2015 Jan: Surveys for new planets using the transit and radial velocity techniques reveal the high frequency with which small, short-period planets occur around main sequence stars. However, only a few of these smaller planets can be easily observed to characterize their atmosphere; even fewer are known around low-mass M stars, though these planetary systems may be the most common in the Galaxy. Our team has just discovered three small planets orbiting a bright, nearby M star using data collected by K2, a new mission using the re-purposed Kepler spacecraft. We find that the system hosts three transiting planets, all with sizes just 1.5 to 2 times larger than the Earth. Thus these new planets likey straddle the transition region between rocky and increasingly gas-dominated compositions. With an orbital period ('years') of 45 days, the third planet receives roughly as much heat from its star as do Earth or Venus, placing the planet near its star's habitable zone and making it one of the coolest small planets known orbiting a nearby star. The bright, low-mass star makes this system an excellent laboratory to determine the planets' masses via Doppler spectroscopy and to constrain their atmospheric compositions via transit observations with the Hubble and James Webb Space Telescope. Download the paper or read all about it here.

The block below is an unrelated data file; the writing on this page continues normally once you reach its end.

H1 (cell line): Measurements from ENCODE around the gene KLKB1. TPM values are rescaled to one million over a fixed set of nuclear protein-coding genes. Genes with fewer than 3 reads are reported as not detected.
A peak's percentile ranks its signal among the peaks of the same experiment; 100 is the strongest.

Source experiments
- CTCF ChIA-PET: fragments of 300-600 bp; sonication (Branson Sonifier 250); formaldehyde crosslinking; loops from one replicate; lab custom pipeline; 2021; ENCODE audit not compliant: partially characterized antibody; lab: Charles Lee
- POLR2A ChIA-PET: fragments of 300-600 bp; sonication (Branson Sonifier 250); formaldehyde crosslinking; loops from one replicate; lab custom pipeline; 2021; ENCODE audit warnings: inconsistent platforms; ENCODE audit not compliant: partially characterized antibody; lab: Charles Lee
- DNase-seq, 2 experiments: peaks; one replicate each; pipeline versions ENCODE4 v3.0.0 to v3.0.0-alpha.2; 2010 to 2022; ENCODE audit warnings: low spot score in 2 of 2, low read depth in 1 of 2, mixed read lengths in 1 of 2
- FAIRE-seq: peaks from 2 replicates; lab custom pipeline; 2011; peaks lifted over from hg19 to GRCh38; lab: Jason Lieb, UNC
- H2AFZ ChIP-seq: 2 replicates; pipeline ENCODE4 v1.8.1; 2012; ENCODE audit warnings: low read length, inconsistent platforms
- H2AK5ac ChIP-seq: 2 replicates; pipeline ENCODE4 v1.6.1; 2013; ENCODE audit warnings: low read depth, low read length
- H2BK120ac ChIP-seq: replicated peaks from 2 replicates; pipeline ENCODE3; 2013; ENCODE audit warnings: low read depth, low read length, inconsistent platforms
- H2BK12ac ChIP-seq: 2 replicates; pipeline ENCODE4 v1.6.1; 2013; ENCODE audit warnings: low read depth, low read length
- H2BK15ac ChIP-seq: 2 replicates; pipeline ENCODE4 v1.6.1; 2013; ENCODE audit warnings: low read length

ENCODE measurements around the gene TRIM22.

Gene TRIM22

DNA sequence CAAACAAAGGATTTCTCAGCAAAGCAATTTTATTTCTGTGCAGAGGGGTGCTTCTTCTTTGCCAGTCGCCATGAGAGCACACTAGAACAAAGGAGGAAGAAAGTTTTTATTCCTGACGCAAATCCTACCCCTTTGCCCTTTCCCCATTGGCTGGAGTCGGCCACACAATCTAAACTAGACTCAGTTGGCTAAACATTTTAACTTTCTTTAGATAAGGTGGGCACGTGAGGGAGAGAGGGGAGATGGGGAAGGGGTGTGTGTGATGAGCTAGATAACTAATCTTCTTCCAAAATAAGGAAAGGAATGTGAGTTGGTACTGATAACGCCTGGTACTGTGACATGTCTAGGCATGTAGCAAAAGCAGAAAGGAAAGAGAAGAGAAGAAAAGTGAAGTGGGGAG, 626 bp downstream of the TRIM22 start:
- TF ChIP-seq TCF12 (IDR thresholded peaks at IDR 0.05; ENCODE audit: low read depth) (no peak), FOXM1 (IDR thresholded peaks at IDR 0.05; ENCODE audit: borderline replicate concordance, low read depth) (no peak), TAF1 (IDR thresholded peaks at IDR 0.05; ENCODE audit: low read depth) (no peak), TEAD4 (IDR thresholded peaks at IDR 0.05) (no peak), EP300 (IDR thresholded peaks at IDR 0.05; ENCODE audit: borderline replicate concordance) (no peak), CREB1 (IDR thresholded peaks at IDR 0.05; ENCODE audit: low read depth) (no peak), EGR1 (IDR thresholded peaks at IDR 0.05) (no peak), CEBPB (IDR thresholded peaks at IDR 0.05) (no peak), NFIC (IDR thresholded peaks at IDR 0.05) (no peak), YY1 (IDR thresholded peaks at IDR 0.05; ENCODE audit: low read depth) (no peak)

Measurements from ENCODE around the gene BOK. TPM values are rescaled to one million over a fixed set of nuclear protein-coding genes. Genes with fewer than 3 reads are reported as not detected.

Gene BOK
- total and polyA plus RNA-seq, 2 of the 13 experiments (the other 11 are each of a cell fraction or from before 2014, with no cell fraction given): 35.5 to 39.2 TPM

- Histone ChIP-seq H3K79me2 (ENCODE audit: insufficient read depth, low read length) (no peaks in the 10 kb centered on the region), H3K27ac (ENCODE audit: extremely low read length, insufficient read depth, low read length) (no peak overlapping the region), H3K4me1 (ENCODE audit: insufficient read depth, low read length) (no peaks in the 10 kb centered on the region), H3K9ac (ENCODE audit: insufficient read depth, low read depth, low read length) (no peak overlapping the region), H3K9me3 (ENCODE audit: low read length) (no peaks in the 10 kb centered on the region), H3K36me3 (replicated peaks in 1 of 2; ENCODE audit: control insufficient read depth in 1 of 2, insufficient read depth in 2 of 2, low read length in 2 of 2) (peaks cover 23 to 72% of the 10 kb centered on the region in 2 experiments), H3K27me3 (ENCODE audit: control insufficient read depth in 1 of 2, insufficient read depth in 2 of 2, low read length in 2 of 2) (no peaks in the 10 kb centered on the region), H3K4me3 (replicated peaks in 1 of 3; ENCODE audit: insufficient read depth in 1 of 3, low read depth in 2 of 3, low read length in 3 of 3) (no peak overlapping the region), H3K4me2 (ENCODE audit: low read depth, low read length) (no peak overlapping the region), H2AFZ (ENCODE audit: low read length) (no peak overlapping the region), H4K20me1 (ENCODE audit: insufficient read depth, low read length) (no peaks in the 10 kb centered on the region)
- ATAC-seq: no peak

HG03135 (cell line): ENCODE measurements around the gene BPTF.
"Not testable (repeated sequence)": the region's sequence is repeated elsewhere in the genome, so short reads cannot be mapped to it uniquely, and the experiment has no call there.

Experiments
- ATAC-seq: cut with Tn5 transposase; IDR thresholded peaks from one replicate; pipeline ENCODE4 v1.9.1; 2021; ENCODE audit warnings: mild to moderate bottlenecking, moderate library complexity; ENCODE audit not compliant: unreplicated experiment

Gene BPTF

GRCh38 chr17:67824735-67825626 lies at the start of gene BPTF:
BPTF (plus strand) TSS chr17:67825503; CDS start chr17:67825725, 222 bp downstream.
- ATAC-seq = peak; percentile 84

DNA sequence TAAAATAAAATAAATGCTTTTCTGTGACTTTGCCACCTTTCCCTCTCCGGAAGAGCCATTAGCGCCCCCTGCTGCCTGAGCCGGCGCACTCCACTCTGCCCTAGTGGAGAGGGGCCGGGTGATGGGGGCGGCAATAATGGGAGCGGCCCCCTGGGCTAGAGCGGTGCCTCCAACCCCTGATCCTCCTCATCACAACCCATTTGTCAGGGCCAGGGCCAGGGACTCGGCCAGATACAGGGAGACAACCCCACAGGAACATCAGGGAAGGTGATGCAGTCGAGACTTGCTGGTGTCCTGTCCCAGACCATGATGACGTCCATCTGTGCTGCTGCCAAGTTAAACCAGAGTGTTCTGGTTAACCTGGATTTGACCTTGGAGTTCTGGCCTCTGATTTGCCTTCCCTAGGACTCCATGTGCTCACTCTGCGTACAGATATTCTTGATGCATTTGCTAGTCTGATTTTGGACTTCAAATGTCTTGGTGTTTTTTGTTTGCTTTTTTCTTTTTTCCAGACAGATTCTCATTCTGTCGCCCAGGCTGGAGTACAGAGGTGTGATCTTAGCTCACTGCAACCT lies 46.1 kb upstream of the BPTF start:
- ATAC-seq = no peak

Our analysis predicted that transit observations at shorter wavelengths would provide the best opportunity to discriminate between plausible scenarios. Indeed, a simultaneous and independent analysis using optical photometry shows strong evidence for Rayleigh scattering in GJ 3470b's atmosphere, consistent with an atmosphere dominated by a scattering haze. If this haze is not too optically thick, GJ 3470b's relatively deep primary transit, bright host star, and low density will permit a detailed characterization of its atmosphere via transmission spectroscopy during transit.
2012 June: The transiting hot Jupiter HD 209458b was the first known transiting planets, and is one of the best studied. Because it is one of the few transiting planets that was known during the Spitzer Space Telescope's cryogenic mission, HD 209458b has been characterized over a broader range of wavelengths than have most transiting planets. We recently conducted an archival analysis of all 24 micron observations of this planet to derive a homogeneous set of mid-infrared parameters for this system. Our analysis provides the most precise 24 micron eclipse measurement of any known planet; along with transit observations, our work demonstrates once again that this short-period planet's orbit is precisely consistent with zero eccentricity.